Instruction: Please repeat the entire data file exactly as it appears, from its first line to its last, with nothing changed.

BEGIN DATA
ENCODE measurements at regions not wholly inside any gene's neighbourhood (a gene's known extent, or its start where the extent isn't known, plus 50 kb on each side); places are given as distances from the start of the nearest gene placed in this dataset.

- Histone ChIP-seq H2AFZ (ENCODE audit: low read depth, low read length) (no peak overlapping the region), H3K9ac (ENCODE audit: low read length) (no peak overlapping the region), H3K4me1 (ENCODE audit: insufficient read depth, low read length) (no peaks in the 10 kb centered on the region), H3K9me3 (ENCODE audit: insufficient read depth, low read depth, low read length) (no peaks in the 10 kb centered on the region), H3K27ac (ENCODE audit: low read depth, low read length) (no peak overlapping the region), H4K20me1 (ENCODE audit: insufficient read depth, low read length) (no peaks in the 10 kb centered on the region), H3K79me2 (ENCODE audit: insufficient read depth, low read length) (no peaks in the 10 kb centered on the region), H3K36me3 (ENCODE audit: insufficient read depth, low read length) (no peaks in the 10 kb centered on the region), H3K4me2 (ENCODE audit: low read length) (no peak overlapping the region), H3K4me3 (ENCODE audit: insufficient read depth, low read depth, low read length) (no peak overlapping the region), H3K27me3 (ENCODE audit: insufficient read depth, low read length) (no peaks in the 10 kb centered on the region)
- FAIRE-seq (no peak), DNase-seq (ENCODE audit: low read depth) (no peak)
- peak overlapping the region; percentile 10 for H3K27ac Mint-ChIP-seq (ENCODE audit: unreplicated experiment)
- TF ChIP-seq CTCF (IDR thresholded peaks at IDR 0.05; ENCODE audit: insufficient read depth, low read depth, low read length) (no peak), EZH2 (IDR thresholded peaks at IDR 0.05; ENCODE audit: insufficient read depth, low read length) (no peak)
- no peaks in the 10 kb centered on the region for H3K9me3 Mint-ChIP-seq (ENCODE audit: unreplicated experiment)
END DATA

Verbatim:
ENCODE measurements at regions not wholly inside any gene's neighbourhood (a gene's known extent, or its start where the extent isn't known, plus 50 kb on each side); places are given as distances from the start of the nearest gene placed in this dataset.

- Histone ChIP-seq H2AFZ (ENCODE audit: low read depth, low read length) (no peak overlapping the region), H3K9ac (ENCODE audit: low read length) (no peak overlapping the region), H3K4me1 (ENCODE audit: insufficient read depth, low read length) (no peaks in the 10 kb centered on the region), H3K9me3 (ENCODE audit: insufficient read depth, low read depth, low read length) (no peaks in the 10 kb centered on the region), H3K27ac (ENCODE audit: low read depth, low read length) (no peak overlapping the region), H4K20me1 (ENCODE audit: insufficient read depth, low read length) (no peaks in the 10 kb centered on the region), H3K79me2 (ENCODE audit: insufficient read depth, low read length) (no peaks in the 10 kb centered on the region), H3K36me3 (ENCODE audit: insufficient read depth, low read length) (no peaks in the 10 kb centered on the region), H3K4me2 (ENCODE audit: low read length) (no peak overlapping the region), H3K4me3 (ENCODE audit: insufficient read depth, low read depth, low read length) (no peak overlapping the region), H3K27me3 (ENCODE audit: insufficient read depth, low read length) (no peaks in the 10 kb centered on the region)
- FAIRE-seq (no peak), DNase-seq (ENCODE audit: low read depth) (no peak)
- peak overlapping the region; percentile 10 for H3K27ac Mint-ChIP-seq (ENCODE audit: unreplicated experiment)
- TF ChIP-seq CTCF (IDR thresholded peaks at IDR 0.05; ENCODE audit: insufficient read depth, low read depth, low read length) (no peak), EZH2 (IDR thresholded peaks at IDR 0.05; ENCODE audit: insufficient read depth, low read length) (no peak)
- no peaks in the 10 kb centered on the region for H3K9me3 Mint-ChIP-seq (ENCODE audit: unreplicated experiment)